As I write this it has been 4 days since the seizures. His fever has subsided as of yesterday but now he has a rash all over his body. And still, every single movement or sound coming from Lumi while sleeping now sends my body into a panic. I drop what I’m doing, my heart beats in double time and I start to sweat. Usually “oh God” leaves my mouth and some tears begin. The amount of fear and panic that now lives inside of me has become debilitating at times. I don’t want to live in a state of fear around him having another seizure every time he gets sick. I don’t want to be alone with him because I’m scared It’ll happen when I have no one around me to help and I can’t bare to see him that way. Will life ever resume to what it felt and looked like before? Will we ever feel comfortable leaving him with the babysitter again? What if this happens when we are out of town and he’s not with us? The list of anxieties feel never-ending.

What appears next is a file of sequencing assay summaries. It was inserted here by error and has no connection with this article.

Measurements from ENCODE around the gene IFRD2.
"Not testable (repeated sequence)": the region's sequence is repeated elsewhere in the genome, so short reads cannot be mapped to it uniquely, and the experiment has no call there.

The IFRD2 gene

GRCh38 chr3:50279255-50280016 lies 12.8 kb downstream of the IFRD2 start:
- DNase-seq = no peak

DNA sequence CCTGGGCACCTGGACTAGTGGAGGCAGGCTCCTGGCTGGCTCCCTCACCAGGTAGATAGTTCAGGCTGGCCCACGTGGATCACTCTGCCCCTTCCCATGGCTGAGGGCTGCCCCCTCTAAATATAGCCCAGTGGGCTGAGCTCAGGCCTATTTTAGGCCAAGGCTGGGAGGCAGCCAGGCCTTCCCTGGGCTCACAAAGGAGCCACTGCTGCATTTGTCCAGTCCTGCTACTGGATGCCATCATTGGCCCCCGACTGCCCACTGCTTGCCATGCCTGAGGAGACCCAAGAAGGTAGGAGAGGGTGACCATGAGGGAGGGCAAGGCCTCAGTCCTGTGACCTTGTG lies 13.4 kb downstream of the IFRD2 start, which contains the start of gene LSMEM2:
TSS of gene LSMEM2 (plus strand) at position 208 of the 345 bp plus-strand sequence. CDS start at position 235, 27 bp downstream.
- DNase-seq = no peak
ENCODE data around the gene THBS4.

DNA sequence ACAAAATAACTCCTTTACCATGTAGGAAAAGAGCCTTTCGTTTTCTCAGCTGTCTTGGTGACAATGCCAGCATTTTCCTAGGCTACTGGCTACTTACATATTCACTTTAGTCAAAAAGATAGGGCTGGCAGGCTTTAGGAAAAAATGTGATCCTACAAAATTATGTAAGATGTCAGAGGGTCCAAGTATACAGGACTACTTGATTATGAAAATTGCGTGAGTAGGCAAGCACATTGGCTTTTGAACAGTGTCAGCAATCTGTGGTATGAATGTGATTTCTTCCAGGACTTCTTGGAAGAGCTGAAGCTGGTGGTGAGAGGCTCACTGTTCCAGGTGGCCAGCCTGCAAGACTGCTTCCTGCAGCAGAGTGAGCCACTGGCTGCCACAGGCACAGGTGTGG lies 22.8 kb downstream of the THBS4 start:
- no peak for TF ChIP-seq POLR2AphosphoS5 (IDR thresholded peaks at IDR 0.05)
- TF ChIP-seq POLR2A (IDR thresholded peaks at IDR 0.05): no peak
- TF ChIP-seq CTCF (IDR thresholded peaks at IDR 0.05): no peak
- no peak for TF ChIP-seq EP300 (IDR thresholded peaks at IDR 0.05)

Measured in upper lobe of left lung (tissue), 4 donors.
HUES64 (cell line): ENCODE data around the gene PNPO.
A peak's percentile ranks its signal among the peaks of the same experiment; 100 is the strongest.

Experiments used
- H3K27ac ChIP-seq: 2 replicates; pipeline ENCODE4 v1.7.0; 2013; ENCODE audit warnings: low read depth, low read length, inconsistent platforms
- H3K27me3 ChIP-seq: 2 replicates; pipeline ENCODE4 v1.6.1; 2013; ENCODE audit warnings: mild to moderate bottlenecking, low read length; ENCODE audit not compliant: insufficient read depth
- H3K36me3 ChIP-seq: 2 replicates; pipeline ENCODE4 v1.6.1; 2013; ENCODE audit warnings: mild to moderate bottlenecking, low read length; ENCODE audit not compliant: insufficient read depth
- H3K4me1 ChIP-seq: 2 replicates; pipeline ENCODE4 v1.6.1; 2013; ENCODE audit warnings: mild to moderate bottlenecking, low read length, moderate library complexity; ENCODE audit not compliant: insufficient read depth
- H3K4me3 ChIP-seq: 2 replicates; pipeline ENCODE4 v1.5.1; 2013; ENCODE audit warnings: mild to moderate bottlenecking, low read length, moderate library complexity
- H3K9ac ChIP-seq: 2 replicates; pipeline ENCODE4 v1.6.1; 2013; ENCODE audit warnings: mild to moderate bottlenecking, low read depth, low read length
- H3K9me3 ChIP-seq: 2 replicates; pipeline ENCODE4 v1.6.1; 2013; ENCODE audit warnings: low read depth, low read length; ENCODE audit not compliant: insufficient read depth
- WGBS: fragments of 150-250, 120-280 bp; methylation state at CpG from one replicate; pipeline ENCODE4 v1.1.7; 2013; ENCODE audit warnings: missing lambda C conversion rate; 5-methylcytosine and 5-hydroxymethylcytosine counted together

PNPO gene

Maybe you too are going through something of this magnitude (or far larger) and reading this makes you feel less alone and scared. With the many horrifying details of this traumatizing experience left out, I want you to understand I am sharing this experience one, because it’s helping me process it all, but also in hopes that anyone else who has experienced this will reach out and tell me it will be ok and it does get better.